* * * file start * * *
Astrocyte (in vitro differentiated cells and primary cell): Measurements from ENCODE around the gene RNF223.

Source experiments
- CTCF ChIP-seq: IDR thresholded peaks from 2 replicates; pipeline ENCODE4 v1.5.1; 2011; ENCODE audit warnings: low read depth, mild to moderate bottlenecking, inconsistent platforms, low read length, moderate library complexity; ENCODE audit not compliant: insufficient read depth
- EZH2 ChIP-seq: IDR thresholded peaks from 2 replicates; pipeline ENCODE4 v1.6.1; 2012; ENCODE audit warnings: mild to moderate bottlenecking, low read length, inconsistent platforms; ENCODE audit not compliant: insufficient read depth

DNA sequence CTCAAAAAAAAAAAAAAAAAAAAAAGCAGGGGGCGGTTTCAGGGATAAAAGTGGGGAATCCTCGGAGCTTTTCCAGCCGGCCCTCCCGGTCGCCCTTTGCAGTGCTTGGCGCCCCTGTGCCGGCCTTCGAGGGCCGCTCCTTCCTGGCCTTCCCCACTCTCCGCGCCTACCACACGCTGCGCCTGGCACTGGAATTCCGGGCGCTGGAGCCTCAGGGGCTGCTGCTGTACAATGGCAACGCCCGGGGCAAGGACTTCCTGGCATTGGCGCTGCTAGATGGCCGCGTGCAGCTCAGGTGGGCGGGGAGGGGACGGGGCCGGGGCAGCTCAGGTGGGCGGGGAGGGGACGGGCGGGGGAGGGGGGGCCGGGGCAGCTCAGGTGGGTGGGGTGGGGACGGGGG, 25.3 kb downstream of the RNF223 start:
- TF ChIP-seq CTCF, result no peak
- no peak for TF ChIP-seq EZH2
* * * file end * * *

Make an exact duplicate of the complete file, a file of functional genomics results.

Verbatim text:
Astrocyte (in vitro differentiated cells and primary cell): Measurements from ENCODE around the gene RNF223.

Source experiments
- CTCF ChIP-seq: IDR thresholded peaks from 2 replicates; pipeline ENCODE4 v1.5.1; 2011; ENCODE audit warnings: low read depth, mild to moderate bottlenecking, inconsistent platforms, low read length, moderate library complexity; ENCODE audit not compliant: insufficient read depth
- EZH2 ChIP-seq: IDR thresholded peaks from 2 replicates; pipeline ENCODE4 v1.6.1; 2012; ENCODE audit warnings: mild to moderate bottlenecking, low read length, inconsistent platforms; ENCODE audit not compliant: insufficient read depth

DNA sequence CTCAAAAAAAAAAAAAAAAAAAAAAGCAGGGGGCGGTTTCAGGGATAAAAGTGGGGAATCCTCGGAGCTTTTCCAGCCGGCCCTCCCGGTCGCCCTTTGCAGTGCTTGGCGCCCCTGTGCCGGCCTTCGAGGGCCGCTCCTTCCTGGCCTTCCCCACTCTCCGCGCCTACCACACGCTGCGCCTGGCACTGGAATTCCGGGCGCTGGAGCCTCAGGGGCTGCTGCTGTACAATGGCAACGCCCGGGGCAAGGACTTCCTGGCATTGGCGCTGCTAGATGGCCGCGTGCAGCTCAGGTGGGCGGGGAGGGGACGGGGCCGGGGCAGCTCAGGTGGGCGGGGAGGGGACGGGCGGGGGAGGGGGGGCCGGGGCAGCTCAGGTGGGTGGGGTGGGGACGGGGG, 25.3 kb downstream of the RNF223 start:
- TF ChIP-seq CTCF, result no peak
- no peak for TF ChIP-seq EZH2